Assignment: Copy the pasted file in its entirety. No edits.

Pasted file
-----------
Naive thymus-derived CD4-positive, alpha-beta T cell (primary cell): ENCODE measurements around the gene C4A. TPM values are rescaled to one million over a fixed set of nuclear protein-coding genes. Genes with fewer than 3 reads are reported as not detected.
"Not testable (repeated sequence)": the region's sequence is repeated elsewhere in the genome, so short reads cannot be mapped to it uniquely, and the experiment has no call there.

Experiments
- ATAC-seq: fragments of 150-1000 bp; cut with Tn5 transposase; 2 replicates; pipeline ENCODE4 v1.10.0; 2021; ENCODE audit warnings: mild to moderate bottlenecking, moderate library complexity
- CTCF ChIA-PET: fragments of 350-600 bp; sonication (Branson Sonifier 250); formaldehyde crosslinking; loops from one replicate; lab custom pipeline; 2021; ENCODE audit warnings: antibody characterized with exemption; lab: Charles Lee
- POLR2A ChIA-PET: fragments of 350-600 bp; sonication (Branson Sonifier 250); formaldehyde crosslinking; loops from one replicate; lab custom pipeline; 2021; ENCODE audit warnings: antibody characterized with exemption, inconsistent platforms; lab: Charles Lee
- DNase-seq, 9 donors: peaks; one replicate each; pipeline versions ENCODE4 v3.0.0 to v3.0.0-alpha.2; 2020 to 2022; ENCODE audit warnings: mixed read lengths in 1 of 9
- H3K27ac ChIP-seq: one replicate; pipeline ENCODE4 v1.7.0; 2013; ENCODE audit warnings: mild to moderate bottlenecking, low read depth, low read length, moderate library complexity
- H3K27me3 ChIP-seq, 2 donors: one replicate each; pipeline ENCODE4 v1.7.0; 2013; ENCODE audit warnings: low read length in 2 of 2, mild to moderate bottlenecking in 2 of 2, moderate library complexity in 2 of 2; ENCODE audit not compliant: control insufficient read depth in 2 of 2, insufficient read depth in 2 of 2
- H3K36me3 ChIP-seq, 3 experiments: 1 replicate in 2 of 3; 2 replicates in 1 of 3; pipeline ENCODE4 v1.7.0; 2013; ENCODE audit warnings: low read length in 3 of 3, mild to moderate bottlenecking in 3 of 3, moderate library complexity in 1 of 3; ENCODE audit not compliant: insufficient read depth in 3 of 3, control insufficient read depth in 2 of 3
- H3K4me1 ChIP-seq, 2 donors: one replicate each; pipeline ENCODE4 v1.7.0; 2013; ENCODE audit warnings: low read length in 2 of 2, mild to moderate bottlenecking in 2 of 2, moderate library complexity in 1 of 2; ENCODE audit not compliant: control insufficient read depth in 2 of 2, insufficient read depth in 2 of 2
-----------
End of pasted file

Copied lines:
Naive thymus-derived CD4-positive, alpha-beta T cell (primary cell): ENCODE measurements around the gene C4A. TPM values are rescaled to one million over a fixed set of nuclear protein-coding genes. Genes with fewer than 3 reads are reported as not detected.
"Not testable (repeated sequence)": the region's sequence is repeated elsewhere in the genome, so short reads cannot be mapped to it uniquely, and the experiment has no call there.

Experiments
- ATAC-seq: fragments of 150-1000 bp; cut with Tn5 transposase; 2 replicates; pipeline ENCODE4 v1.10.0; 2021; ENCODE audit warnings: mild to moderate bottlenecking, moderate library complexity
- CTCF ChIA-PET: fragments of 350-600 bp; sonication (Branson Sonifier 250); formaldehyde crosslinking; loops from one replicate; lab custom pipeline; 2021; ENCODE audit warnings: antibody characterized with exemption; lab: Charles Lee
- POLR2A ChIA-PET: fragments of 350-600 bp; sonication (Branson Sonifier 250); formaldehyde crosslinking; loops from one replicate; lab custom pipeline; 2021; ENCODE audit warnings: antibody characterized with exemption, inconsistent platforms; lab: Charles Lee
- DNase-seq, 9 donors: peaks; one replicate each; pipeline versions ENCODE4 v3.0.0 to v3.0.0-alpha.2; 2020 to 2022; ENCODE audit warnings: mixed read lengths in 1 of 9
- H3K27ac ChIP-seq: one replicate; pipeline ENCODE4 v1.7.0; 2013; ENCODE audit warnings: mild to moderate bottlenecking, low read depth, low read length, moderate library complexity
- H3K27me3 ChIP-seq, 2 donors: one replicate each; pipeline ENCODE4 v1.7.0; 2013; ENCODE audit warnings: low read length in 2 of 2, mild to moderate bottlenecking in 2 of 2, moderate library complexity in 2 of 2; ENCODE audit not compliant: control insufficient read depth in 2 of 2, insufficient read depth in 2 of 2
- H3K36me3 ChIP-seq, 3 experiments: 1 replicate in 2 of 3; 2 replicates in 1 of 3; pipeline ENCODE4 v1.7.0; 2013; ENCODE audit warnings: low read length in 3 of 3, mild to moderate bottlenecking in 3 of 3, moderate library complexity in 1 of 3; ENCODE audit not compliant: insufficient read depth in 3 of 3, control insufficient read depth in 2 of 3
- H3K4me1 ChIP-seq, 2 donors: one replicate each; pipeline ENCODE4 v1.7.0; 2013; ENCODE audit warnings: low read length in 2 of 2, mild to moderate bottlenecking in 2 of 2, moderate library complexity in 1 of 2; ENCODE audit not compliant: control insufficient read depth in 2 of 2, insufficient read depth in 2 of 2